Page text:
The company, owned by media conglomerate News Corp., said in May it had deleted about 7,000 user profiles that belonged to convicted offenders. MySpace attracts about 60 million unique visitors monthly in the United States.
The new information was first revealed by U.S. state authorities after MySpace turned over information on convicted sex offenders it had removed from the service.
"The exploding epidemic of sex offender profiles on MySpace--29,000 and counting--screams for action," Connecticut Attorney General Richard Blumenthal said in a statement.
Blumenthal, who led a coalition of state authorities to lobby MySpace for more stringent safeguards for minors, and other state AGs have demanded the service begin verifying a user's age and require parental permission for minors.
The minimum age to register on MySpace is 14.
"We're pleased that we've successfully identified and removed registered sex offenders from our site and hope that other social networking sites follow our lead," MySpace Chief Security Officer Hemanshu Nigam said in a statement.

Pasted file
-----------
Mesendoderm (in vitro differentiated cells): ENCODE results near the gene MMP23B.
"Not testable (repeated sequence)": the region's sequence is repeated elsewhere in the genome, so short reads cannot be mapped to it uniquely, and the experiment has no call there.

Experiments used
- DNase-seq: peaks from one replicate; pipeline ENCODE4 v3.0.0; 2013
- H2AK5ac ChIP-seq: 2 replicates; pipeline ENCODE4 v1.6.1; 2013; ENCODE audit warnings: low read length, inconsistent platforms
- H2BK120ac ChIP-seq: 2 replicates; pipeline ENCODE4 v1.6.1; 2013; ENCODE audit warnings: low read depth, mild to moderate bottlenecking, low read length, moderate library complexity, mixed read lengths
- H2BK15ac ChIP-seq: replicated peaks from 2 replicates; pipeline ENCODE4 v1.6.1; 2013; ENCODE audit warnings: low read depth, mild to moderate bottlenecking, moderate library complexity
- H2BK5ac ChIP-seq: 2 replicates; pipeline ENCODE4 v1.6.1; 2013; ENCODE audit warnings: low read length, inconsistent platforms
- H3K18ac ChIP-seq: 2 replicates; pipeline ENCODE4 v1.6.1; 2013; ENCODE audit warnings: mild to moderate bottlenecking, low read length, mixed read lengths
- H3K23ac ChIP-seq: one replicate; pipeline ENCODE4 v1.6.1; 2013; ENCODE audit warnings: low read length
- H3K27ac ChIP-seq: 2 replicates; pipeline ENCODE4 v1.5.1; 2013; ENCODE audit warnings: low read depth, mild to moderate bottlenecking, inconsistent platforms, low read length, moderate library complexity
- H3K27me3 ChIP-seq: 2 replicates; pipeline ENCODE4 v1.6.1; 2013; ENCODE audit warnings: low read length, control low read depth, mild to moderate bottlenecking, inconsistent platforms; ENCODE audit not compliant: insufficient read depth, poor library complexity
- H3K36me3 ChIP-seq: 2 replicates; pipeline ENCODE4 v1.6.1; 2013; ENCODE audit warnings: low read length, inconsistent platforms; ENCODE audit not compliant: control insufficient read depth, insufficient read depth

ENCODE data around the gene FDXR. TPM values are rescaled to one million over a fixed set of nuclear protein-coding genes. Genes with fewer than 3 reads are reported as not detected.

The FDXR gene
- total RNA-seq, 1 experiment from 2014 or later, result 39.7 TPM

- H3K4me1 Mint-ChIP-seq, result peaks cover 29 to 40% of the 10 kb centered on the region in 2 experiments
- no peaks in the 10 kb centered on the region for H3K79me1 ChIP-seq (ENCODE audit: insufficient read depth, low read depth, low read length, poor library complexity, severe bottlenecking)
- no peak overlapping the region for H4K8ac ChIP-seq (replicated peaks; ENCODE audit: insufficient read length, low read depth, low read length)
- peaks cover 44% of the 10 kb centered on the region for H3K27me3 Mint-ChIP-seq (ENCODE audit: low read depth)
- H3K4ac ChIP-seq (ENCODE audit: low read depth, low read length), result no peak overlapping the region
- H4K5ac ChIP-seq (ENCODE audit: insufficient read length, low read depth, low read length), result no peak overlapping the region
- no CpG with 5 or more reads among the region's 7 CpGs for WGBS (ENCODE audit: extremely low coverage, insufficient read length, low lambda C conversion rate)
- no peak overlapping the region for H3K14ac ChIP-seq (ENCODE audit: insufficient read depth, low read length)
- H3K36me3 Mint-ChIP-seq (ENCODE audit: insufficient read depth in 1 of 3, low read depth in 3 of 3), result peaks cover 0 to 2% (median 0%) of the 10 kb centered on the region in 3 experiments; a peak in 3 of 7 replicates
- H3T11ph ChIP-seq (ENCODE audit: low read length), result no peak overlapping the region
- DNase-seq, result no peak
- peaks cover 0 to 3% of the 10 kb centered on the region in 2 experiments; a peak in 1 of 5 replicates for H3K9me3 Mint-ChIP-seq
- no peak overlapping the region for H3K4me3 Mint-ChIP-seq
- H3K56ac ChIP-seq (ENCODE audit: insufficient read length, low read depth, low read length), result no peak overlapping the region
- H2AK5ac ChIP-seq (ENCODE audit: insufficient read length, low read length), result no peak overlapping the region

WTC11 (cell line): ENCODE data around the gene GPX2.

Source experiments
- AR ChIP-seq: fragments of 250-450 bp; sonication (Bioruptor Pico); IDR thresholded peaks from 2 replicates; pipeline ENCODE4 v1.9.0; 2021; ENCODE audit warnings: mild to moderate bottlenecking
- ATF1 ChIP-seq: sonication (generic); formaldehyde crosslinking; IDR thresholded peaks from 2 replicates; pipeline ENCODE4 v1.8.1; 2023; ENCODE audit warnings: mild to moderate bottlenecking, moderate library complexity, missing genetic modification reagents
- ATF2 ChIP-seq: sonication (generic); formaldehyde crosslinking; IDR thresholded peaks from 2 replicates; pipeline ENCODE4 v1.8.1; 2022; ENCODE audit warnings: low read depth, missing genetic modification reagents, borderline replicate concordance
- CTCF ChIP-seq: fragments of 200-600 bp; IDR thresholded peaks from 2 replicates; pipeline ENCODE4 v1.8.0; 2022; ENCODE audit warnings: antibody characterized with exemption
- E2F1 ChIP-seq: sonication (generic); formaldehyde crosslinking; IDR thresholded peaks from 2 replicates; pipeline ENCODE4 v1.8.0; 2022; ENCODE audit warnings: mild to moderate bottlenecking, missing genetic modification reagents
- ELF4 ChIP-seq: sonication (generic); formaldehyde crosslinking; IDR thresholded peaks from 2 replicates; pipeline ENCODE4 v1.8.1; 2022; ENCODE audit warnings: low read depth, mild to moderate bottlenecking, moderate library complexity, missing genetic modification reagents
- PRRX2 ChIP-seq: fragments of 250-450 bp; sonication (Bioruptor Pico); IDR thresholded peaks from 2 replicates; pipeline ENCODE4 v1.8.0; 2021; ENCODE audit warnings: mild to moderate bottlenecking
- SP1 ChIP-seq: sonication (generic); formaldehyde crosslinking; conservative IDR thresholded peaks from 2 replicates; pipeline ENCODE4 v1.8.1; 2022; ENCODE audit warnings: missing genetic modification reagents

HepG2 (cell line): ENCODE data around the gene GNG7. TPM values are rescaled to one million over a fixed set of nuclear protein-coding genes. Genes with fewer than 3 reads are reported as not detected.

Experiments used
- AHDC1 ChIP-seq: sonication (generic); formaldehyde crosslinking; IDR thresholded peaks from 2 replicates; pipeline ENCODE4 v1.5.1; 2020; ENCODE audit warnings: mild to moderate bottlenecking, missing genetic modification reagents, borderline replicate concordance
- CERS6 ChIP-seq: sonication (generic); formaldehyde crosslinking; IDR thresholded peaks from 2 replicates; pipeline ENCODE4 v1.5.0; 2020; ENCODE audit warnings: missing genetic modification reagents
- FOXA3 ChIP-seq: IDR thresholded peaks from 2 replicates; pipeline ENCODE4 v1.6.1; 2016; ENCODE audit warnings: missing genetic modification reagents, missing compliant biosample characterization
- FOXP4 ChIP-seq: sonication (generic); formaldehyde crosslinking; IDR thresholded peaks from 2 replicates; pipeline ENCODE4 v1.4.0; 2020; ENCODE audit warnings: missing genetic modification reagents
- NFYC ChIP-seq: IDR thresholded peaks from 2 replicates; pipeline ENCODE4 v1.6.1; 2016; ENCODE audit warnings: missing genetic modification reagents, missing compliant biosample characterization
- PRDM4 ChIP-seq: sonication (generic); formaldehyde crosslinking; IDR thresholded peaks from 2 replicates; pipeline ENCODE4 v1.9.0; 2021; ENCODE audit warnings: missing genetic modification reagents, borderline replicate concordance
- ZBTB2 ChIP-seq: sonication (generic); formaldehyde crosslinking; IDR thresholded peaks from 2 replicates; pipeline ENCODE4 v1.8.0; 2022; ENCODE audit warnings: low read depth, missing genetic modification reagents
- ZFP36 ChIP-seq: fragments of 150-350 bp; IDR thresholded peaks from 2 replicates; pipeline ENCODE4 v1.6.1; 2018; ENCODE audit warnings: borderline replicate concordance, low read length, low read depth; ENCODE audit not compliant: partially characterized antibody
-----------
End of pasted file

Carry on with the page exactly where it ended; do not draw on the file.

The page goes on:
The service has come under attack over the past year after some of its young members fell prey to adult predators posing as minors. The families of several teenage girls sexually assaulted by MySpace members sued the service in January for failing to safeguard its young members.
Late last year, it struck a partnership with background verification company Sentinel Tech Holdings to co-develop the first U.S. national database of convicted sex offenders to make it easier to track offenders on the Internet.
Convicted sex offenders are required by law to register their contact information with local authorities. But the information has only been available on regional databases, making nationwide searches difficult.
As of May, there were about 600,000 registered sex offenders in the United States.